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The impetus for a confrontational style of substance abuse treatment stems from the assumption that substance abusers as a group tend to deny or fail to recognize the reality of their problems and that it is therapeutic to confront them with reality. Although approaches vary, the usual procedures include a forceful and factual presentation of evidence that the individual has a substance abuse problem, refutation of the client's protestations to the contrary, and application of any available leverage or contingencies to persuade or coerce the individual to accept his/her substance problem (Miller & Hester, 1986).
Reviews of the treatment literature have revealed an absence of controlled evaluations examining the effectiveness of a confrontational style of treatment (Eliany & Rush, 1992; Miller & Hester, 1986). Although not as generalizeable, results of less rigorous studies have found that confrontation as a treatment intervention often produces poorer treatment outcomes. For example, Lieberman et al. (1973) reported that a hostile-confrontational style of group leadership was associated with more negative outcomes than other leadership styles. Likewise, research on motivation for change does not support an exhortatory or argumentative style as optimal for inspiring behaviour change (Miller, 1983).
There is very limited investigations of outcome based on a confrontational style of treatment. Swenson and Clay (1980) screened subjects to determine social or problem drinker classification and then assigned randomly to one of two conditions: (1) a short-term program emphasizing small group interaction and confrontation to develop personal awareness, and (2) a minimal exposure home study educational learning guide. Results indicated that the short-term treatment intervention had no more effect than minimal exposure in improving the quality of social or problem drinkers' life situations. The authors called into question the utility of confrontation as a more intrusive mode of treatment, given the equivocal results of the less intrusive home based study course.
There exists only one study that has examined the impact of a confrontational substance abuse treatment program for federal offenders. Annis and Chan (1983) compared the effectiveness of a confrontational style of treatment by randomly assigning 100 adult offenders to an intensive eight-week group therapy program and 50 to routine institutional care. Offenders in the confrontational program performed equally well compared to those who did not participate in any substance abuse treatment. However, offenders who were classified high in self-image showed greater improvement in the group therapy program (i.e., fewer reconvictions, and lower reconvicted offence severity), while offenders who were low in self-image did more poorly in group therapy than under regular institutional care.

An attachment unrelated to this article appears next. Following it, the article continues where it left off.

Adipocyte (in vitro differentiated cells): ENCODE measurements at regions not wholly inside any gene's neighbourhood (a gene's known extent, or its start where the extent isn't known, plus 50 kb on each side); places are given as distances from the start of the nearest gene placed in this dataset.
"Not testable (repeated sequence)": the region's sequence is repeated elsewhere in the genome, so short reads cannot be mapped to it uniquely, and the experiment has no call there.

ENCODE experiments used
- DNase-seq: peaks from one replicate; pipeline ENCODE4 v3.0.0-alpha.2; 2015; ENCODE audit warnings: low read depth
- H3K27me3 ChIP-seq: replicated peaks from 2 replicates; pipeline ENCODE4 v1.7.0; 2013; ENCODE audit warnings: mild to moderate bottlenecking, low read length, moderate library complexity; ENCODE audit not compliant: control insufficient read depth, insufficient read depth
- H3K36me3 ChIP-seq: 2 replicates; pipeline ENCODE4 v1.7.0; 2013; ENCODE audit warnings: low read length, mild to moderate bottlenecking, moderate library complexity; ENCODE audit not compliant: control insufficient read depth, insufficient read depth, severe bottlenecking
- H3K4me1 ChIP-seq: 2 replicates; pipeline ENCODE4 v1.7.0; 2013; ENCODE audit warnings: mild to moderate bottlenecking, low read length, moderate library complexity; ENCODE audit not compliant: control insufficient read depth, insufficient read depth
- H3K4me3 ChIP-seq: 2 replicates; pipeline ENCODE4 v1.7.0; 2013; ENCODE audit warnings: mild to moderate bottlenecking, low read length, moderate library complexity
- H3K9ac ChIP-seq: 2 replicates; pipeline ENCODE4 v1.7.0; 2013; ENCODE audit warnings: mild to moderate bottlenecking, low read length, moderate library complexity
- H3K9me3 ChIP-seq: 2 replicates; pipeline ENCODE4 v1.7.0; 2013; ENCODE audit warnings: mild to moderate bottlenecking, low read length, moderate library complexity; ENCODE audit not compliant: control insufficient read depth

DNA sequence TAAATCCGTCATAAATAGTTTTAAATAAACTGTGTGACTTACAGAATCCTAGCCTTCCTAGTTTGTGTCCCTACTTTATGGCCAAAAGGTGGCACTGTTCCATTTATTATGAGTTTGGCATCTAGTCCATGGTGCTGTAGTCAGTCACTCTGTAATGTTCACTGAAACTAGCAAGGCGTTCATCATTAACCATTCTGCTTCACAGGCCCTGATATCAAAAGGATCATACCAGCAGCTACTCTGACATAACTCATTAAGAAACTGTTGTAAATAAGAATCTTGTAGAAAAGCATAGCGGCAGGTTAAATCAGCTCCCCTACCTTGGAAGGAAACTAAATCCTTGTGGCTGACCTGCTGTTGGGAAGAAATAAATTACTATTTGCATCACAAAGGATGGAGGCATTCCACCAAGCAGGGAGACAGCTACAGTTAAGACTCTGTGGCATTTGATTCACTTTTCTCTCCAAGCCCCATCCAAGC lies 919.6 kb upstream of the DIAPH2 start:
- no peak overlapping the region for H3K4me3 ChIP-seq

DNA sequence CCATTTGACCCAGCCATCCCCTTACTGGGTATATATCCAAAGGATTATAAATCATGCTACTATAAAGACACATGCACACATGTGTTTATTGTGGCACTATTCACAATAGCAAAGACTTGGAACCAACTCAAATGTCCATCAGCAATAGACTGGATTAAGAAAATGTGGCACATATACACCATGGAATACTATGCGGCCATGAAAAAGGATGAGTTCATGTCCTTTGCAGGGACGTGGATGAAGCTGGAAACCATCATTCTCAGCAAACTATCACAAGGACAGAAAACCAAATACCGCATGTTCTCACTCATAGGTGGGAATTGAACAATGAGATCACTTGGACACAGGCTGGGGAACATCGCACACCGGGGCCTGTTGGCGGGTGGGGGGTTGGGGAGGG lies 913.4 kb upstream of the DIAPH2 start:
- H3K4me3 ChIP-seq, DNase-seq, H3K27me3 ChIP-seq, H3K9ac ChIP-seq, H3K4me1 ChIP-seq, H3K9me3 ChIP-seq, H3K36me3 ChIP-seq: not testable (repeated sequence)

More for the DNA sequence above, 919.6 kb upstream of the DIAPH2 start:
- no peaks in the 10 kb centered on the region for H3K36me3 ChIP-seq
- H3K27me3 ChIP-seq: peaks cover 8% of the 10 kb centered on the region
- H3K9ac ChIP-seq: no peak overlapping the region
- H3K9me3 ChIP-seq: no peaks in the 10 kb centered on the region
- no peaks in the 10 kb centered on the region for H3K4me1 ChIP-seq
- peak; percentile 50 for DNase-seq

In summary, confrontation as a style of intervention does not appear to be effective in changing substance-abusing behaviour. In different treatment settings, confrontation has not been demonstrated to be effective beyond that of minimal or no-treatment conditions. The results highlight Miller and Hester's (1986) conclusions in that confrontational approaches must be undertaken with care because of the potential for precipitating dropout, negative emotional states, lowered self-esteem, and proximal relapse. The current research suggests that confrontation as a treatment technique has little therapeutic utility.
References for Confrontation/Encounter Techniques:
Annis, H. M., & Chan, D. (1983), “The differential treatment model: Empirical evidence from a personality typology of adult offenders”, Criminal Justice and Behaviour, 10(2), 159-173.
Eliany, M., & Rush, B. (1992), The effectiveness of prevention and treatment programs for alcohol and other drug problems: A review of evaluation studies, (Unpublished report). Ottawa: Health and Welfare Canada.
Lieberman, M. A., Yalom, I. D., Miles, M. B. (1973), Encounter groups: First facts, New York: Basic Books.
Miller, W. R. (1983), “Motivational interviewing with problem drinkers”, Behavioural Psychotherapy, 11, 147-172.
Miller, W. R., & Hester, R. K. (1986), “The effectiveness of alcoholism treatment: What research reveals”, In W.R. Miller & N. Heather (Eds.), Treating addictive behaviours: Processes of change, New York: Plenum Press.
Swenson, P. R., & Clay, T. R. (1980), “Effects of short-term rehabilitation on alcohol consumption and drinking-related behaviour: An eight month follow-up study of drunken drivers”, International Journal of the Addictions, 15, 821-838.